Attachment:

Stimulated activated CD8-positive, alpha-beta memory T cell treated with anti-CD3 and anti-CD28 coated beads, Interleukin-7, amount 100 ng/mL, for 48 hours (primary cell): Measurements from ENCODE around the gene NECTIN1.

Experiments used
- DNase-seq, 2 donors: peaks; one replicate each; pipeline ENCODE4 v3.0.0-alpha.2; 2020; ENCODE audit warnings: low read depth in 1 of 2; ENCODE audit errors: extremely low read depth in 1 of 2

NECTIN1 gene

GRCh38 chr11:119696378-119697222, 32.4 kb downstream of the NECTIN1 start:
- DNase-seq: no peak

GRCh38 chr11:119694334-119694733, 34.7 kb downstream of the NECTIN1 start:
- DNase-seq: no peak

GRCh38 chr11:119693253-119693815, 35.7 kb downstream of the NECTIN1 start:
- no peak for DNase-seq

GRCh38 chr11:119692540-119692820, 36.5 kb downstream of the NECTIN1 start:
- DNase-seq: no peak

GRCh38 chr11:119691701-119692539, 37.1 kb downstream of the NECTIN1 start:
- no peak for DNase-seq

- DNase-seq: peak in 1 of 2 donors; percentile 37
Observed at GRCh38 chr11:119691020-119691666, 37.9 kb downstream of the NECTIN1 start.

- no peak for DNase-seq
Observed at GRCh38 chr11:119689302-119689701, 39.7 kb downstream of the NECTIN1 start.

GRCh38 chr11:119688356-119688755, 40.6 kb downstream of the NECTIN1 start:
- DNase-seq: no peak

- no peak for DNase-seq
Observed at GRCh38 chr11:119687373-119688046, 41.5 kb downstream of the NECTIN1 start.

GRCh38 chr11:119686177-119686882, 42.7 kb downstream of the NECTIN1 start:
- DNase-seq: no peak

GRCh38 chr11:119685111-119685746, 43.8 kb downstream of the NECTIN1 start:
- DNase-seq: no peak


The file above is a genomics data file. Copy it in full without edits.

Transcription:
Stimulated activated CD8-positive, alpha-beta memory T cell treated with anti-CD3 and anti-CD28 coated beads, Interleukin-7, amount 100 ng/mL, for 48 hours (primary cell): Measurements from ENCODE around the gene NECTIN1.

Experiments used
- DNase-seq, 2 donors: peaks; one replicate each; pipeline ENCODE4 v3.0.0-alpha.2; 2020; ENCODE audit warnings: low read depth in 1 of 2; ENCODE audit errors: extremely low read depth in 1 of 2

NECTIN1 gene

GRCh38 chr11:119696378-119697222, 32.4 kb downstream of the NECTIN1 start:
- DNase-seq: no peak

GRCh38 chr11:119694334-119694733, 34.7 kb downstream of the NECTIN1 start:
- DNase-seq: no peak

GRCh38 chr11:119693253-119693815, 35.7 kb downstream of the NECTIN1 start:
- no peak for DNase-seq

GRCh38 chr11:119692540-119692820, 36.5 kb downstream of the NECTIN1 start:
- DNase-seq: no peak

GRCh38 chr11:119691701-119692539, 37.1 kb downstream of the NECTIN1 start:
- no peak for DNase-seq

- DNase-seq: peak in 1 of 2 donors; percentile 37
Observed at GRCh38 chr11:119691020-119691666, 37.9 kb downstream of the NECTIN1 start.

- no peak for DNase-seq
Observed at GRCh38 chr11:119689302-119689701, 39.7 kb downstream of the NECTIN1 start.

GRCh38 chr11:119688356-119688755, 40.6 kb downstream of the NECTIN1 start:
- DNase-seq: no peak

- no peak for DNase-seq
Observed at GRCh38 chr11:119687373-119688046, 41.5 kb downstream of the NECTIN1 start.

GRCh38 chr11:119686177-119686882, 42.7 kb downstream of the NECTIN1 start:
- DNase-seq: no peak

GRCh38 chr11:119685111-119685746, 43.8 kb downstream of the NECTIN1 start:
- DNase-seq: no peak